Almost 500 years after the Mary Rose, Henry VIII’s flagship, sank to the bottom of the Solent at a cost of hundreds of lives, a group of scientists are now trying to bring the doomed sailors back to life using 3D reconstructions.
Members of a project known as Virtual Tudors are reconstructing a total of 10 skulls from the drowned crewmen, as well as shoes and tools from the ship, using a technique previously employed in films such as Avatar and Tin Tin.
The technique, known as photogrammatery, uses cameras to gauge spatial measurements and thereby facilitate the physical reconstruction of an object from an image. The researchers hope to allow a global audience to see and study the crew and cargo of the Mary Rose without having to move the ship from its base in Portsmouth.
Nick Owen, of Swansea University, is part of the team carrying out the research. He explains: “What we’re currently doing is modelling the skulls, creating a 3d photorealistic replica of the skull to see how useful it will be to osteology [the study of bones]. There’s a lot of information you can glean from the skull, and the Mary Rose ones are particularly well-preserved.
“When the ship sank it got overwhelmed with silt and created an environment where nothing decayed. The skulls can’t be taken out all the time to be examined, due to the risk of damage. People in different countries can’t access them, so we’ve created a virtual facsimile.”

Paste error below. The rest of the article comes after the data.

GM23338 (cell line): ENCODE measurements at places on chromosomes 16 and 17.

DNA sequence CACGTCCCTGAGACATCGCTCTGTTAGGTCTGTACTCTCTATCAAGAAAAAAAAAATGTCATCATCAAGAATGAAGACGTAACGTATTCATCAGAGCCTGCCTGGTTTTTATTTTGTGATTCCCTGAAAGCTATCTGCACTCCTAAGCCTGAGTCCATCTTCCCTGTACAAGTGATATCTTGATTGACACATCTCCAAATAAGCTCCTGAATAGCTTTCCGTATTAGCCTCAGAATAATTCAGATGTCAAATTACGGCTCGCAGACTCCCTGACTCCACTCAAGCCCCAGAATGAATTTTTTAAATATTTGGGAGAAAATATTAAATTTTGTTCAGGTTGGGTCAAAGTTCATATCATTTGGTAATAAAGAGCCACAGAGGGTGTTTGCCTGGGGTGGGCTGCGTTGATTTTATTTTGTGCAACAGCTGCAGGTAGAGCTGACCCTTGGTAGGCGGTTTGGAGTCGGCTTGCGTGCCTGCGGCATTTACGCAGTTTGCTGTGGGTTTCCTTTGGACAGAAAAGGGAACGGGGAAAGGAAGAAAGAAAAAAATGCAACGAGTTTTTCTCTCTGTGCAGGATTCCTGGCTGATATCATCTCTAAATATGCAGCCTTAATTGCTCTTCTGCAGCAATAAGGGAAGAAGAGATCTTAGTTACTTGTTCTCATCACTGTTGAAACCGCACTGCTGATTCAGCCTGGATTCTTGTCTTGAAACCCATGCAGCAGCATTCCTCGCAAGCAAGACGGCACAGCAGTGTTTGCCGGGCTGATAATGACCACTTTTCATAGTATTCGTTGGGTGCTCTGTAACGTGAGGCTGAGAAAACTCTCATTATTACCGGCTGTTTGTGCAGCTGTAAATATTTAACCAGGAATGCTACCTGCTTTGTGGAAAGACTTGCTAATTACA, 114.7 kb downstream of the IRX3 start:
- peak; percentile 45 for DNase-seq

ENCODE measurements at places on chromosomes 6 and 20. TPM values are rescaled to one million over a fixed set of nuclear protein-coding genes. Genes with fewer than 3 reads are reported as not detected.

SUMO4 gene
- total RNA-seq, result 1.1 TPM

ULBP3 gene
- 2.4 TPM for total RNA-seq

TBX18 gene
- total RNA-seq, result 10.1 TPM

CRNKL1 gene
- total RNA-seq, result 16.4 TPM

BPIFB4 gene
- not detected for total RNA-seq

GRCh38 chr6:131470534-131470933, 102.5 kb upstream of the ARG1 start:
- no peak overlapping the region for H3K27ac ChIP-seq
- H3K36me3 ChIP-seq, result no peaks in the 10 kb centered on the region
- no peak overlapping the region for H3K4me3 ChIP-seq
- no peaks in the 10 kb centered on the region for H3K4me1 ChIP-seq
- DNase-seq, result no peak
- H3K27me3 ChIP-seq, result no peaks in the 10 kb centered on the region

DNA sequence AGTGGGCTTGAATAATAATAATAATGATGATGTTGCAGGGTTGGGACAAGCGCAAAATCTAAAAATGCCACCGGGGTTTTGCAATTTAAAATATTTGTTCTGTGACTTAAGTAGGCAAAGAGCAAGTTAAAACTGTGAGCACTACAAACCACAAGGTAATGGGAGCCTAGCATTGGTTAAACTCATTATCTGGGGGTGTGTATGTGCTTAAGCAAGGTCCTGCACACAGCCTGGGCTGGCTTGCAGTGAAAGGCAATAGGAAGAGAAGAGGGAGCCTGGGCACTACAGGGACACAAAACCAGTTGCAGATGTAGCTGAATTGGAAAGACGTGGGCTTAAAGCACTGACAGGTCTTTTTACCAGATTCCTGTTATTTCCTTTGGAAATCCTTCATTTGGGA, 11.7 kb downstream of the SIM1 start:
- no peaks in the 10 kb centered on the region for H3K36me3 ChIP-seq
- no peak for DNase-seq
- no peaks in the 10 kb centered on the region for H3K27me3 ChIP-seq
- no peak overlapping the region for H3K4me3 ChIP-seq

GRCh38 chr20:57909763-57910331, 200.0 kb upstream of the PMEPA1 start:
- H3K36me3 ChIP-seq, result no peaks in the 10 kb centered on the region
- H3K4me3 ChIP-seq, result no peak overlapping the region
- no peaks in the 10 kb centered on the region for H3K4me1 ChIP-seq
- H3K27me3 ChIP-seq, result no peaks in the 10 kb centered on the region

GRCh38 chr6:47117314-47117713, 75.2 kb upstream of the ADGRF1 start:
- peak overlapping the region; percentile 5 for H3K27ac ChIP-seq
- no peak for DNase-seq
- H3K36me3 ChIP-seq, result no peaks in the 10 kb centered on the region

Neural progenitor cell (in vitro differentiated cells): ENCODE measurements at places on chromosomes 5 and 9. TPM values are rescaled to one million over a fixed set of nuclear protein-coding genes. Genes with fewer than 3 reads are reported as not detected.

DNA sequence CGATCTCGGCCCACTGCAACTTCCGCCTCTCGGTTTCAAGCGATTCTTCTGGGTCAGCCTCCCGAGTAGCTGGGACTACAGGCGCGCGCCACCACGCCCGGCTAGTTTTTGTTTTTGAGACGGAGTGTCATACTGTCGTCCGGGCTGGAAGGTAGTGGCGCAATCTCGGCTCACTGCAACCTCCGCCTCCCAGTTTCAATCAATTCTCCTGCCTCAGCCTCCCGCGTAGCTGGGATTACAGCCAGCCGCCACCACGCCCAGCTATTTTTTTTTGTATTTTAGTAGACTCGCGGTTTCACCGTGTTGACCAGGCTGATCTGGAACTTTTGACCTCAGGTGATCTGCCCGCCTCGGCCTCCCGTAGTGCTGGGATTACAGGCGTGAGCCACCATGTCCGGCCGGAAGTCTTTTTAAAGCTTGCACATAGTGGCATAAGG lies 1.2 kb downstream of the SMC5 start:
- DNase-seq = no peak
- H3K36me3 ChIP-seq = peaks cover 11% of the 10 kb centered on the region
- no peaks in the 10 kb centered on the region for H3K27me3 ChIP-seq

To make the 3D models, the researchers capture around 120 high-quality digital still images on a Sigma DP2 Quattro camera for each skull – around 4.5 gigapixels of raw data. The images are then blended using Agisoft Photoscan software to produce the photo-realistic 3D object.
The research team is drawn from a variety of backgrounds – indeed Owen is a sports and exercise biomechanist. He tells talkRADIO: “We’ve worked with the Mary Rose at Swansea uni for five years. I’m a sports scientist so it’s not my normal type of work, doing archaeology, but I was contacted about five years ago by the then director of exhibits to see if I’d be interested in studying the biomechanics of medieval archers. It’s progressed a lot from then and we’re planning on putting a bid in soon to continue our research.
“We’ve printed skulls off in the past but we’re trying to create a skull so realistic that an osteologist can manipulate and analyse them it from their computer. We’re looking at visual data, not measurements, things such as the shape of the head or the depth of the brow.”
Owen says the project team hope to continue beyond their current brief.
“We’re just doing the skulls at the moment, because [the skull is] basically spherical and easier to image. The next stage is looking at the long bones, bones of the arms and legs.
“We’ve got a whole range of other things we want to look at next. By using motion capture, we can estimate the forces acting on Tudor sailors. From that we want to work backwards and say ok, if you’d been a seaman, these are the forces that would have been acting upon you and they might have changed the shape of your bones.
“Then my colleague, Dr Rich Johnson, does his bit and analysis the bones in his x-ray equipment. We hope to build up a picture of life and health aboard a Tudor warship."
For more information visit the Virtual Tudors website.